Rachel E. Barkow of New York University School of Law has posted “Using the Corporate Prosecution and Sentencing Model for Individuals: The Case for a Unified Federal Approach” on SSRN (Law and Contemporary Problems, Forthcoming). The following is the abstract.

This essay explores the different approaches the Department of Justice and Sentencing Commission have taken to individual and corporate defendants and explain why aspects of the corporate model should apply to individual cases as well. Part I will describe the key attributes of the modern federal model for individuals. Its emphasis is on controlling the discretion of line prosecutors and judges and shows a marked preference for severity. Part II will explain how the approach to corporate criminal law enforcement emphasizes individual assessment, the need to balance the costs of punishment with its benefits, and an emphasis on considering other sanctions in making charging and sentencing decisions. Part III will explore some of the lessons the federal approach to corporations has to offer for cases involving individuals. There is no reason to maintain a policy that sees the value in saving and recognizing the worth of companies, but ignores the value in saving and recognizing the worth of individuals.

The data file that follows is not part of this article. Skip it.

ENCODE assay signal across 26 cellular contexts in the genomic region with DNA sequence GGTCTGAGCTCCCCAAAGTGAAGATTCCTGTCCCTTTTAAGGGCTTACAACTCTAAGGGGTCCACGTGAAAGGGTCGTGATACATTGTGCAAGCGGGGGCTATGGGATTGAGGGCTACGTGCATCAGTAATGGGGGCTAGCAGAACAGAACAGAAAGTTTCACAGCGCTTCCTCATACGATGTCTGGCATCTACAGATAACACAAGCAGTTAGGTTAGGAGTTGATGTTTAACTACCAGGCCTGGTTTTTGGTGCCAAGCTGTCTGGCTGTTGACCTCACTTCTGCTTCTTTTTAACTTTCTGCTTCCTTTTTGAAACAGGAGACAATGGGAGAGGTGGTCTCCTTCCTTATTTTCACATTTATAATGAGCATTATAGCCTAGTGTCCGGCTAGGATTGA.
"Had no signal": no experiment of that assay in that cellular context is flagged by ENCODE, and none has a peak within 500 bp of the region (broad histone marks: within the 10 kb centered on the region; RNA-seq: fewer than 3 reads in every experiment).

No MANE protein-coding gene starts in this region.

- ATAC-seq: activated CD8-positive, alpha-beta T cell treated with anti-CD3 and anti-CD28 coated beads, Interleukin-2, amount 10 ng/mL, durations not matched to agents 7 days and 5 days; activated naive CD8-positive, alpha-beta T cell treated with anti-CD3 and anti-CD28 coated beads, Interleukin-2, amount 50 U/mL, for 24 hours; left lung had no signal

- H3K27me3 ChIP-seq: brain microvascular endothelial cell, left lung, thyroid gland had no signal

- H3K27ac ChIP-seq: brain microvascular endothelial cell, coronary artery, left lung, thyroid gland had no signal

Citation: 
Barkow, Rachel E., Using the Corporate Prosecution and Sentencing Model for Individuals: The Case for a Unified Federal Approach (December 31, 2020). Law and Contemporary Problems, Forthcoming, Available at SSRN: https://ssrn.com/abstract=3758236

Rachel Barkow

NYU Law School

Rachel Barkow is a professor at NYU Law School. Her scholarship focuses on applying the lessons and theory of administrative and constitutional law to the administration of criminal justice. She has written more than 20 articles, is a co-author of one of the country’s leading criminal law casebooks, and is recognized as one of the country’s leading experts on criminal law and policy. Her book on breaking the cycle of mass incarceration using the lessons of administrative law, Prisoners of Politics, will be published by Harvard University Press in 2019.

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